After a clip that introduced one of the main characters – an inmate at Utah State Prison, who spoke candidly about his homosexual experiences – Mary Ellen Iwata thought the project might be too graphic for TLC, but noted she was interested due to the producers’ previous work. Tamar Hacker said A&E’s audience was probably too middle American for such a project. David Davis of Oregon Public Broadcasting and Tom Koch of WGBH agreed the project was perfect for PBS. So too thought Rudy Buttignol of TVO. Christoph Jorg commented that all of the producers’ films ended up on ARTE somehow, and he expected that Hooked Up would be no exception. Dasha Ross at the abc was also interested in discussing the project further, but said she would probably not get involved until after completion.
On the other side of the table, Cilian Fennell from TG4 in Ireland questioned whether the producers were exploiting inmates and playing to the lowest common denominator, à la Jerry Springer. Production will wrap in October, with delivery in July 2002. JH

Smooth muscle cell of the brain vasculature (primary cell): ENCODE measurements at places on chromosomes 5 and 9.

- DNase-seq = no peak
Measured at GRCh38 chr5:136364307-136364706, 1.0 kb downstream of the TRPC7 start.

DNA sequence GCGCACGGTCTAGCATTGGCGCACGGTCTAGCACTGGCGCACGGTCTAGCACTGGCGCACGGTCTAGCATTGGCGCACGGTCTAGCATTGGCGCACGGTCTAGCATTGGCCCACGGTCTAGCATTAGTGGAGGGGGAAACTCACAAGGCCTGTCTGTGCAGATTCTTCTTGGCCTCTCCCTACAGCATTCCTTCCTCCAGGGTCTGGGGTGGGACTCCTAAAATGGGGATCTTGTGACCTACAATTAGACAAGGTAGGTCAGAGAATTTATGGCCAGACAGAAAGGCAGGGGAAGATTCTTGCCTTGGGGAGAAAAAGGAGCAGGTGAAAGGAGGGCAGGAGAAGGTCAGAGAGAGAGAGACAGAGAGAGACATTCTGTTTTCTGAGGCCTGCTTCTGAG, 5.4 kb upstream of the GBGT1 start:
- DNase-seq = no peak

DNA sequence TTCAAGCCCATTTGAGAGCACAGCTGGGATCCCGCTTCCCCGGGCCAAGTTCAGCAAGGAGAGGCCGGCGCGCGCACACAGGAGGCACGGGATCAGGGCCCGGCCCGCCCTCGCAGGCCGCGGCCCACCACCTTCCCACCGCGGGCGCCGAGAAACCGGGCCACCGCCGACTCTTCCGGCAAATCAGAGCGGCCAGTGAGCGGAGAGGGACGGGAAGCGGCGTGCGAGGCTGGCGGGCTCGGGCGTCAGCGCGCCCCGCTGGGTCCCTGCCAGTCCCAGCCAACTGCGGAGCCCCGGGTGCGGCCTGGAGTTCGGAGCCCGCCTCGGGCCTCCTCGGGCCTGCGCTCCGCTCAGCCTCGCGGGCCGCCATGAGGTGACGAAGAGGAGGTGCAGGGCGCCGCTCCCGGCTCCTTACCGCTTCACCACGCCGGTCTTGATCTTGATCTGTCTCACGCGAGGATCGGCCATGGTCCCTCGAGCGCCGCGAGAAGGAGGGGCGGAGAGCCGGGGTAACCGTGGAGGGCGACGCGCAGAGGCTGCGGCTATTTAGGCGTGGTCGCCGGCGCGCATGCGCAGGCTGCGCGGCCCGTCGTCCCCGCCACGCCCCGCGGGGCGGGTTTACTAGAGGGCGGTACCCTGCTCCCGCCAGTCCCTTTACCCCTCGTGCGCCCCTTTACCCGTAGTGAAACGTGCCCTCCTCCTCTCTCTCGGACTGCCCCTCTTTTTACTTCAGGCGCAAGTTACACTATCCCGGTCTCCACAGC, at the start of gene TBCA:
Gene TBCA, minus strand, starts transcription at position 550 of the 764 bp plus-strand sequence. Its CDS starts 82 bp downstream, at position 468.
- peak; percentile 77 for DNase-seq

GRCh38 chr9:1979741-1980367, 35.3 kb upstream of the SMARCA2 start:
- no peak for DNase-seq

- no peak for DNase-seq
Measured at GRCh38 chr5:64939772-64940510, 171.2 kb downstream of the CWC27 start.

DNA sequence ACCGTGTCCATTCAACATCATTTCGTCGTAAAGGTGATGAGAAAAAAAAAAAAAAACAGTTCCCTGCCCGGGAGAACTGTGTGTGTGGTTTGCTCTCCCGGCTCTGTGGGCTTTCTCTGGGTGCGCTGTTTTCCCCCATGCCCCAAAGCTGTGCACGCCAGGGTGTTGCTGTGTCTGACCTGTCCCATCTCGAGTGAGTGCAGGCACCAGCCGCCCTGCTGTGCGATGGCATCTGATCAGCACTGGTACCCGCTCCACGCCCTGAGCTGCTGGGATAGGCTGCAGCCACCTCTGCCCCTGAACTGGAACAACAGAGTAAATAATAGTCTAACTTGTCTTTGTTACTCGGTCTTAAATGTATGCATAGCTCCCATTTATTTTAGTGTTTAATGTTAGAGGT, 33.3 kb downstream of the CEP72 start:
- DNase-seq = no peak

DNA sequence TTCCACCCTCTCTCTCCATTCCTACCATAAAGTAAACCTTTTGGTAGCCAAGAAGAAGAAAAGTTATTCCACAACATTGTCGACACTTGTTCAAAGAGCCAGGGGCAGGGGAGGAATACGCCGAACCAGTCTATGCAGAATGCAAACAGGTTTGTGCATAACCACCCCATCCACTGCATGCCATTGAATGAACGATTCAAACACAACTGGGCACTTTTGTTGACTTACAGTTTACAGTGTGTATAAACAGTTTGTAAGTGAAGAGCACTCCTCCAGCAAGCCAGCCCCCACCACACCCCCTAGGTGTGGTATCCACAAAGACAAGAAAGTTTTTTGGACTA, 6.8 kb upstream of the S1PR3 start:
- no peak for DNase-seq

A black and white issue
On June 7, 1998, James Byrd, an African American living in Jasper, Texas, was chained behind a pick-up truck by white supremacists and dragged for three miles until he died. Two Towns of Jasper is a collaborative effort between a black and a white filmmaker – Whitney Dow and Marco Williams, of New York-based Two Tone Productions – who recorded the divergent perspectives of the white and black residents of Jasper, using two racially separate crews.
The 90-minute film has a $950,000 budget, with 70% coming from the Corporation for Public Broadcasting, ITVS, the National Black Programming Consortium, the Wellspring Foundation, the Driehaus Foundation, and HBO.
Iikka Vehkalahti of YLE TV2 in Finland summed up reactions around the table: ‘I think almost everybody would say they want to see the rough cut.’ Diane Weyermann at the Soros Fund, and Adam Barker from Channel 4, concurred. Mette Hoffmann Meyer and Christoph Jorg both expressed hesitation to fill their slots with too much American content, but wanted to see the rough cut. Nick Fraser suggested audiences may feel alienated by the race-specific filming technique, but wanted to see the rough-cut. Delivery is expected for January 2002. JH